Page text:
First and foremost, make sure to think long and hard before considering a leap into this unknown territory. Make sure you are truly fine with leaving your current role with the assurance of a paycheck and stability to go into a new reality of spending more than you make, and leaving the routine you may have been blessed with for so long. However, once you’re done your gut check and due diligence, perhaps talked this over with the people who matter the most in life, and have come to terms with this next phase, now is the time to map out your plan. I mean you can save some space for spontaneity, but I think a good rule of thumb is to have a semi-made plan of action. Where will you travel, what are you seeking out of this trip and at each stop?
Next, think of ways to be proactive in your learning and engagements. Maybe you can start a blog to document what you’ve done and learned? Perhaps a travel Instagram account for your followers to see your explorations?
Now, what about this whole travel thing translating back into your real world day-to-day? This can be tricky, but also viable. Some employers will balk at the gap you’ve left in place on your resume, while yes, some will look at it as a positive in that you’ve become even more well rounded and cultured, but they still may want to know just how this impacted you personally. Be ready to communicate this passion during the interview.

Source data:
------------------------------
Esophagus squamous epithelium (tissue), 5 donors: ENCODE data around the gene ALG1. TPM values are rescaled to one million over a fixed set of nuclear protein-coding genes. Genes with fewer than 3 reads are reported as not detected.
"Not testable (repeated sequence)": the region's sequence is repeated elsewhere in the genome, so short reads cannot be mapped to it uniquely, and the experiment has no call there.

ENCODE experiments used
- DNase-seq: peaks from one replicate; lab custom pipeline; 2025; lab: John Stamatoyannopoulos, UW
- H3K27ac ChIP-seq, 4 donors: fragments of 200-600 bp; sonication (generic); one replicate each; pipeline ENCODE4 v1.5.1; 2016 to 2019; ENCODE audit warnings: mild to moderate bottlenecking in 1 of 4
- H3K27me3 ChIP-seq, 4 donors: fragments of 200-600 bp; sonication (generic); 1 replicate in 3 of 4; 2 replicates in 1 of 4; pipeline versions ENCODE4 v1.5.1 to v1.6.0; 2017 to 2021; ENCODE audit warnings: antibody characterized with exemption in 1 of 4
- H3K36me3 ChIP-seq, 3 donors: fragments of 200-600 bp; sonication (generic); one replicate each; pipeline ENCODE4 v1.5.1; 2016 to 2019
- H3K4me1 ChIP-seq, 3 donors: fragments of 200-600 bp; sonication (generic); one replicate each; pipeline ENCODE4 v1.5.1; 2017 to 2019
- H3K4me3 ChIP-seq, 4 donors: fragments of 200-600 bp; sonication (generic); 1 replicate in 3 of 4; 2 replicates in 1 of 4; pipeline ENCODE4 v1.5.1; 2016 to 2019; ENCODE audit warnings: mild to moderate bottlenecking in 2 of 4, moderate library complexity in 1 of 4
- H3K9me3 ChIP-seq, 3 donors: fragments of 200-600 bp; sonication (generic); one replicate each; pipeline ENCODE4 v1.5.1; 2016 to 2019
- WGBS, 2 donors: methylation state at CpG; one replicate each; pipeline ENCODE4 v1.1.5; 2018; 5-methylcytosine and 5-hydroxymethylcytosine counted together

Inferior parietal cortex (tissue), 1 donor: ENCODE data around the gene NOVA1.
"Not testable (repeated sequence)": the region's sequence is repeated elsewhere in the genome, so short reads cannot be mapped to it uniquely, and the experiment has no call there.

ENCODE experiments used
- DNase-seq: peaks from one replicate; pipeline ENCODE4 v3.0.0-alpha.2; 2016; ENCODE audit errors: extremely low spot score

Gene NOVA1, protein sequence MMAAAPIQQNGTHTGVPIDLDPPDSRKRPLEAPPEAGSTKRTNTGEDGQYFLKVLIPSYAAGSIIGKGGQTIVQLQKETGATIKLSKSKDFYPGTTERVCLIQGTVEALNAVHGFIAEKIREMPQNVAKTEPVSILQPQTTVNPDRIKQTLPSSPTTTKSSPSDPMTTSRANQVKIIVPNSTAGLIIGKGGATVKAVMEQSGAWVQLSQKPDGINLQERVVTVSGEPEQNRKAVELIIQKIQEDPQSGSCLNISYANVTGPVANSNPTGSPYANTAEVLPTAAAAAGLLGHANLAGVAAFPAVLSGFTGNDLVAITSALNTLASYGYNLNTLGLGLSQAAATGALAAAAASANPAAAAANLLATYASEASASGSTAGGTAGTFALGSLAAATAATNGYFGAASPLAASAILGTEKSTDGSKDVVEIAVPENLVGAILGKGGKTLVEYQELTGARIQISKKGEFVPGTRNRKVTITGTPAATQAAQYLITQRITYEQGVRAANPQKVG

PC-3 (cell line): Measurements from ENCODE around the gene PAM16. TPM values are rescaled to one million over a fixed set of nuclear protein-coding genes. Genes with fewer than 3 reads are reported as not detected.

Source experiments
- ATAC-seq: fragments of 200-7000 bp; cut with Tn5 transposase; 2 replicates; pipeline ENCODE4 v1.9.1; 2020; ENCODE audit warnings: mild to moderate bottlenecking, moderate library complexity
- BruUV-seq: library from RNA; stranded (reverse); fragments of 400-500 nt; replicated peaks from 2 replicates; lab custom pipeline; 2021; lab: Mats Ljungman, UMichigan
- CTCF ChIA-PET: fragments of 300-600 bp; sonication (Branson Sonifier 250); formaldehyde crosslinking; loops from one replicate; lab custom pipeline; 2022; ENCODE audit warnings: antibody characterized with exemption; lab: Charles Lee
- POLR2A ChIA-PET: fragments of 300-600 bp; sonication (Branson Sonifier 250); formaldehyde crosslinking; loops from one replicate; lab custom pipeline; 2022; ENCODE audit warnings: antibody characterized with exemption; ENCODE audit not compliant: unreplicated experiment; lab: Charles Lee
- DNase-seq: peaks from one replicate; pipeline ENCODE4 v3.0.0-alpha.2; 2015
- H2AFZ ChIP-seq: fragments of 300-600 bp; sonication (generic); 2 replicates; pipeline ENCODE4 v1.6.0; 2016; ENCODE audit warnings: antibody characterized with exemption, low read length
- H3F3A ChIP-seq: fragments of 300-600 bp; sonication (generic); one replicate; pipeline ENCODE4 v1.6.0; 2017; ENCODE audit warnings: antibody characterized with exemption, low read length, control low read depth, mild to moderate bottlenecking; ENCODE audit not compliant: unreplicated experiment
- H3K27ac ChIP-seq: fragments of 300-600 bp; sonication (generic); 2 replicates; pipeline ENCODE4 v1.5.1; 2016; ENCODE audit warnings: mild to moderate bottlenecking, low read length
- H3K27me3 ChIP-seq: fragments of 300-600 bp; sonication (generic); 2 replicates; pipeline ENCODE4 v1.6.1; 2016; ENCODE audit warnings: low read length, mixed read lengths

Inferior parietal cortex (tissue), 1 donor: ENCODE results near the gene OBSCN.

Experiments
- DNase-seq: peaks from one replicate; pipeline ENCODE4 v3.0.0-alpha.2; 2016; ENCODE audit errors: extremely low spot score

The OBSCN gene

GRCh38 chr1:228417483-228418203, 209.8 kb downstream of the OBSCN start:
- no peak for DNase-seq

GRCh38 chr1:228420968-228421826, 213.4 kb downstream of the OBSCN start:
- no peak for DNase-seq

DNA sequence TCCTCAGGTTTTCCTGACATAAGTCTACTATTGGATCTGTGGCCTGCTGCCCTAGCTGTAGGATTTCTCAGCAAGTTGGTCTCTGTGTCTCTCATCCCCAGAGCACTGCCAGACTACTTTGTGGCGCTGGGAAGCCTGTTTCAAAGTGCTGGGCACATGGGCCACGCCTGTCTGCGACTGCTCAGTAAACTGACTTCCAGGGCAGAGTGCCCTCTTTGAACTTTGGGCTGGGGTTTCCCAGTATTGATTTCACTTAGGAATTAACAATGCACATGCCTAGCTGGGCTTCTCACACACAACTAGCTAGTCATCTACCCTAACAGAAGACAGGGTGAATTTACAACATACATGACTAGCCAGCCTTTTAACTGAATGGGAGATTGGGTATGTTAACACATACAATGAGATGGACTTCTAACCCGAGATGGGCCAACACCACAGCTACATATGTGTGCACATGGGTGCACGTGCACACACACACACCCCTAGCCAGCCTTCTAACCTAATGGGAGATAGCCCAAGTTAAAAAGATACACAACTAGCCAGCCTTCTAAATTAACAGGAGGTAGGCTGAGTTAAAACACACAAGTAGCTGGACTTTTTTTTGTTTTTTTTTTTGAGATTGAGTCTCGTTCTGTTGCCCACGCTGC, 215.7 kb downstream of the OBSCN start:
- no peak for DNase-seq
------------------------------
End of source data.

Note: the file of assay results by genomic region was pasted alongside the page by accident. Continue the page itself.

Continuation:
A good way to clean up that gap though, is to let them know about your travels and list out ANYTHING you’ve learned that can translate back into the type of work you’ve been doing or wish to do. Think of transferable skills gained on your adventure. Languages you’ve learned can also be listed on your resume.
My final advice is to live beyond the norm while you can. Go have fun. Go get lost. But don’t lose yourself too much….carry a compass to make sure you can navigate back to your life. And I don’t mean a physical compass.
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